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San Antonio, TX — Cultured stem cells taken from neonatal mice and injected directly into the brains of rats could offer new promise as an adjuvant therapy to enhance poststroke recovery in the rehabilitation setting. But, according to neuroscientists, the studies are highly speculative at this time, and involve only lab animals.

Speaking here at the 27th International meeting of the American Stroke Association in February, Seth Finklestein, MD, said basic fibroblast growth factor (bFGF) is a protein synthesized by cells, which can migrate throughout the brain, taking up position around the site of the infarct, inducing changes in neighboring cells. This growth factor also appears to enhance the growth and proliferation of stem cells.

“It's unclear where these cells go, what they become, and the role they play in the recovery process, but it's an intriguing fact that new cells are being born in the brain on the same side as the brain injury and appear to migrate and differentiate into some of the brain neurons,” said Dr. Finklestein, Head of ViaCell Neuroscience, a division of ViaCell, Inc., in Worcester, MA. Dr. Finkelstein was formerly Associate Professor of Neurology at Harvard Medical School.


In a study designed to show whether exogenous growth factors and stem cells could be used following stroke, 10 rats with cortical infarcts were injected with one million units of neonatal mouse neural cells, and 10 with a combination of mouse neural cells and 0.5 mcg of bFGF. The cells were injected at approximately 14 sites in the brain.

The mice receiving the combination therapy performed, on average, twice as well as the mice that received only monotherapy on a number of different movement tests. Although very preliminary, the results are reproducible, Dr. Finklestein said.

Dr. Finklestein added that he and fellow investigators “have reason to believe that we can find a stem cell population in umbilical cord blood, and with the right growth factors and the right selection processes, they will be able to transform these stem cells into glial cells and neurons.”

He pointed out that investigators at the University of Michigan have proven that intravenous human umbilical cord blood cells will survive, migrate, and improve functional recovery when injected into the brains of mice that have had a stroke (See Stroke 2001; 32(11): 2682–2688).


According to Wolf-Dieter Heiss, MD, of the University of Cologne in Germany, 70,000 cases of stroke-related aphasia occur in that country each year, and while many resolve spontaneously, 60 percent are left with some deficit. This represents an important segment of the population who could benefit from adjuvant therapy, he said.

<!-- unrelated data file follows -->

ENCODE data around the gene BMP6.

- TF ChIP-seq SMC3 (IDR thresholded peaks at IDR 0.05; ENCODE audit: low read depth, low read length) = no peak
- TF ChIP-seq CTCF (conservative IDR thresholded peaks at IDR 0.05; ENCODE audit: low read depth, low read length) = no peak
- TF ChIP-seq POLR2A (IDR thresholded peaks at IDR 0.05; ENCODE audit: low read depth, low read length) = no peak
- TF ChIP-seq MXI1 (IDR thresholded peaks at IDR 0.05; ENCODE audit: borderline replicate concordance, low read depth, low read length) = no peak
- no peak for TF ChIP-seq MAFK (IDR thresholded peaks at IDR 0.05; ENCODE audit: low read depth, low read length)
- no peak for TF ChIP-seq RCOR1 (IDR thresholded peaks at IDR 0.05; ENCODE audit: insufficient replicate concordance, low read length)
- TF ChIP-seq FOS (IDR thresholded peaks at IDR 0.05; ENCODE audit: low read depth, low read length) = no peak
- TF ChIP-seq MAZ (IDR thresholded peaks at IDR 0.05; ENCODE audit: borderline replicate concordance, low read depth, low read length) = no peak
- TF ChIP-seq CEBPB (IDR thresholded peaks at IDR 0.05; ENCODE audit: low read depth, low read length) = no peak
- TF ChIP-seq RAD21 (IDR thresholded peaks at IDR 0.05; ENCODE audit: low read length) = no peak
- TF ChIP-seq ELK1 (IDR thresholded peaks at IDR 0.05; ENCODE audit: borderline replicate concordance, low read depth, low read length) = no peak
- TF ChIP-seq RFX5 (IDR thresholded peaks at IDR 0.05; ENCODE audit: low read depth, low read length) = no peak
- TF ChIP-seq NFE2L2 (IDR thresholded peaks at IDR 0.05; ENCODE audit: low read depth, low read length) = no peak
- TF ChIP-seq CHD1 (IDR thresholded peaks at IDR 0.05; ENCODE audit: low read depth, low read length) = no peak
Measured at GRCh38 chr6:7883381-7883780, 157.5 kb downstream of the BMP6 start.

In a study Dr. Heiss conducted with colleagues in Cologne, 24 patients with mild and moderate aphasia received either piracetam (2400 mg twice daily) or placebo, plus speech therapy, over a period of six weeks. Those who received piracetam fared significantly better than those who received the placebo (Stroke 2000; 31: 2112–2116).

They also had a greater increase in brain activation than those who received the placebo, and they improved on more language function tests. But, while piracetam seemed to work in Dr. Heiss's study, other studies did not support his findings.


Larry Goldstein, MD, Associate Professor of Medicine at Duke University in Durham, NC, urged caution in interpreting the data on adjuvant therapies. He said part of the difficulty and danger with adjuvant therapies is that the data comes from isolated studies. For example, much of the current thought about using amphetamines for stroke rehabilitation comes from a single trial done in 1997 that involved a small number of subjects, who were treated with one 10 mg dose of methylphenidate (Archives of Physical Medicine Rehabilitation 1997; 78: 245–250).

Other studies investigating methyl-phenidate have failed to show any benefit when the drug was used as adjuvant therapy, Dr. Goldstein said. Two studies demonstrated some benefit with small sample sizes, but when the raw data were reanalyzed, there were no overall differences in outcomes between the treatment groups (Stroke 2001; 32 (9): 2093–2098); (Stroke 1995; 26 (12): 2254–2259).

No lasting effect of the drug was shown, but nonetheless, a beneficial effect was pronounced, and many clinicians began administering amphetamines to their stroke patients, Dr. Goldstein said, adding it was “a terrible extrapolation of very limited data.”

Subsequent studies investigating methylphenidate failed to show any benefit when the drug was used as adjuvant therapy (Cerebrovascular f 2001; 12(3): 253–257).

“We have to be very careful not to jump to conclusions,” said Dr. Goldstein. “A paper might report a statistically significant benefit from looking at the data in only one way,” said Dr. Goldstein.